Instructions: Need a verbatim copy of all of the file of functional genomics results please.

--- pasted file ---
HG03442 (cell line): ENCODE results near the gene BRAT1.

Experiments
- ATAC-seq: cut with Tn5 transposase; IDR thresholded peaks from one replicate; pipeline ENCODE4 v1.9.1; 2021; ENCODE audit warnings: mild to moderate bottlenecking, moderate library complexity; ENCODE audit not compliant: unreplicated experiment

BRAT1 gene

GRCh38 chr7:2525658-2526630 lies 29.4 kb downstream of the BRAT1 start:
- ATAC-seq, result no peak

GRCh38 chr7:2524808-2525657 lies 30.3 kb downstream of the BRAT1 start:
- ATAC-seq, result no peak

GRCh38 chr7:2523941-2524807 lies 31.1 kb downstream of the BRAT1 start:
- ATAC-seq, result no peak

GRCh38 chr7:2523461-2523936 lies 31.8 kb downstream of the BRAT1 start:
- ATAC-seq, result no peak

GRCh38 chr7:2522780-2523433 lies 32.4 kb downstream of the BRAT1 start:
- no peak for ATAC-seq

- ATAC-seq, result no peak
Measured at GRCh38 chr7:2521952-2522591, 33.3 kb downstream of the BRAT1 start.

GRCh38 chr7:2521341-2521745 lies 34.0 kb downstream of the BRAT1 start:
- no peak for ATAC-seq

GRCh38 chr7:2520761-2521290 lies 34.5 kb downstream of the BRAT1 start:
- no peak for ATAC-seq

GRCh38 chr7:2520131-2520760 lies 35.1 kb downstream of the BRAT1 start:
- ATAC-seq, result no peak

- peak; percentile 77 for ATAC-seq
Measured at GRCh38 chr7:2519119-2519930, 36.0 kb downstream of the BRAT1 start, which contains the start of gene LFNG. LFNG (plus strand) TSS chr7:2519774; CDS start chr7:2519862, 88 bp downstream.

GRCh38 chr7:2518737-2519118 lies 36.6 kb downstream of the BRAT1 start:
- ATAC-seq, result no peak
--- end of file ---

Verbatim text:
HG03442 (cell line): ENCODE results near the gene BRAT1.

Experiments
- ATAC-seq: cut with Tn5 transposase; IDR thresholded peaks from one replicate; pipeline ENCODE4 v1.9.1; 2021; ENCODE audit warnings: mild to moderate bottlenecking, moderate library complexity; ENCODE audit not compliant: unreplicated experiment

BRAT1 gene

GRCh38 chr7:2525658-2526630 lies 29.4 kb downstream of the BRAT1 start:
- ATAC-seq, result no peak

GRCh38 chr7:2524808-2525657 lies 30.3 kb downstream of the BRAT1 start:
- ATAC-seq, result no peak

GRCh38 chr7:2523941-2524807 lies 31.1 kb downstream of the BRAT1 start:
- ATAC-seq, result no peak

GRCh38 chr7:2523461-2523936 lies 31.8 kb downstream of the BRAT1 start:
- ATAC-seq, result no peak

GRCh38 chr7:2522780-2523433 lies 32.4 kb downstream of the BRAT1 start:
- no peak for ATAC-seq

- ATAC-seq, result no peak
Measured at GRCh38 chr7:2521952-2522591, 33.3 kb downstream of the BRAT1 start.

GRCh38 chr7:2521341-2521745 lies 34.0 kb downstream of the BRAT1 start:
- no peak for ATAC-seq

GRCh38 chr7:2520761-2521290 lies 34.5 kb downstream of the BRAT1 start:
- no peak for ATAC-seq

GRCh38 chr7:2520131-2520760 lies 35.1 kb downstream of the BRAT1 start:
- ATAC-seq, result no peak

- peak; percentile 77 for ATAC-seq
Measured at GRCh38 chr7:2519119-2519930, 36.0 kb downstream of the BRAT1 start, which contains the start of gene LFNG. LFNG (plus strand) TSS chr7:2519774; CDS start chr7:2519862, 88 bp downstream.

GRCh38 chr7:2518737-2519118 lies 36.6 kb downstream of the BRAT1 start:
- ATAC-seq, result no peak